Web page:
I have a lot of problems with the apps I run on my phones and the programmers always ask what version of iOS or Android I’m running. How do I figure out the version and release number for Android or iPhones?
Both Google and Apple want us to just think about the high level version number of our mobile device firmware operating system, so Android 10 or iOS13. In many situations, however, there’s quite a different between iOS 13.0 and iOS 13.7 or the original version of Android 10 and the very latest release of Android 10 for that particular device. Surprisingly, identifying this release or version number is almost an identical process on the two otherwise fairly different operating systems. Is it the same as on your Windows PC or Mac? No, not at all. In fact while the Mac is easy to identify MacOS X version, the PC is a bit more convoluted. But let’s not digress!
Used to be that operating systems were relatively simple and a release every few months or even less frequently was just fine. Then the pace picked up and updates showed up every week or two. Nowadays you can have a new security patch or feature tweak show up just hours after a version release, all of which is captured in the release info. So you’re running Android 10, but it’s actually build number “QD4A.200805.003”. Got that? No worries if it’s confusing that’s the information a developer might need but for most of us, just knowing it’s Android 10 with the Aug 5 security patch level is plenty of information.
Let’s start with the iPhone since that’s a bit easier to identify exact version and release information.
IDENTIFY IOS VERSION ON YOUR IPHONE
On your iPhone, tap on Settings…
Now here’s an iPhone trick: tap and pull down the entire screen. Suddenly a search box shows up! Why it’s just not always visible is something I cannot explain, but tap “about” into the search box…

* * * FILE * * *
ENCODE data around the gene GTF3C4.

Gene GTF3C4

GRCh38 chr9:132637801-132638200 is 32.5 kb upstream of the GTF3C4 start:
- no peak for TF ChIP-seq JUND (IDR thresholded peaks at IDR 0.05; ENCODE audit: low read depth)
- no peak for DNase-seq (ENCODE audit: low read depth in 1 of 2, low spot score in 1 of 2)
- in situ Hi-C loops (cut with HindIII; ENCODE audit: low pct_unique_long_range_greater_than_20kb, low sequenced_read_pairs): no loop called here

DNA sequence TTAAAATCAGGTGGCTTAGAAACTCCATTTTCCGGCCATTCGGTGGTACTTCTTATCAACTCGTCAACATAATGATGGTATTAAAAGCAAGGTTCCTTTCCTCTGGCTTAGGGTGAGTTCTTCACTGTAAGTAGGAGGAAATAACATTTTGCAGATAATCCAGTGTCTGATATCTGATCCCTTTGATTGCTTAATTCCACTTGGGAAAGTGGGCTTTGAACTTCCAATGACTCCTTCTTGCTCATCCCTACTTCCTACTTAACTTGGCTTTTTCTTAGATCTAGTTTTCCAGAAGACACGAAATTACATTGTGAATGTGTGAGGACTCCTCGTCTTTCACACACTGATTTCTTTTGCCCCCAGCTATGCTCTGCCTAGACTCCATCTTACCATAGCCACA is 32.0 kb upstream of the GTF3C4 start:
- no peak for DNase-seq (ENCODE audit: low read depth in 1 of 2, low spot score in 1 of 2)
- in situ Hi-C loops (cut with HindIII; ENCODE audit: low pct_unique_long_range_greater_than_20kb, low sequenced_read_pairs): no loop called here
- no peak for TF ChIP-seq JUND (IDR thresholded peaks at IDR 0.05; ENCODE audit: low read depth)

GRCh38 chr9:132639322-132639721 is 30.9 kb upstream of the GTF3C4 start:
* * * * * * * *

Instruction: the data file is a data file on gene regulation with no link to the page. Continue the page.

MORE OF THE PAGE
The top one, “About / General”, is what you seek. Tap on it and you’ll be able to immediately identify the iOS version:
So you can see that this iPhone called iDave 11 Pro is running iOS 13.7. In addition, you can get a sense of how all of the storage space is being consumed; 4,303 songs, 39 videos, 2,185 photos and 146 applications. Lucky it’s got 64GB, though that’s mostly used at this point!
IDENTIFY ANDROID VERSION
On the Android side, I have a Google Pixel 4a which I just updated from Android 10 to Android 11, so it’s perfect for this task. As with the iPhone, go to Settings…
Props to Google for making this Settings screen a bit more colorful, but most importantly for actually having the search box visible, not a hidden expert feature. Just as you did for the iPhone, tap “about” into the search box…
Very different set of results, but that’s okay because it’s the top match that’s the one you seek: “About phone“.
Tap on that and… you’ll be taken to a page of information that doesn’t include the Android release information!
Useful information, but you need to swipe down to find an entry that says “Android version“. Then tap on it (yes, one more step than iOS) and you’ll get quite a bit of Android version information:
You can see that unlike Apple, Google identifies the specific release or build number of each facet of the Android system. No Android 10.1.3 or similar. So when someone asks for version number, I share overall version (in this case “Android 10”) plus build number so they know exactly what release I’m on.
Btw, when I updated to Android 11 on this Pixel 4a, here’s what the version information then listed:
The build numbers are still cryptic, but it really can help developers understand exactly what bugs and features are on your Android device when you report this information to them.
And that’s it. That’s how you identify version information for Android or iOS phones and tablets. Easy, actually!
Pro Tip: I’ve been writing about smartphones since they first arrived on the market. Please check out my extensive Android help and iPhone help areas for quite a few additional tutorials while you’re visiting. Thanks!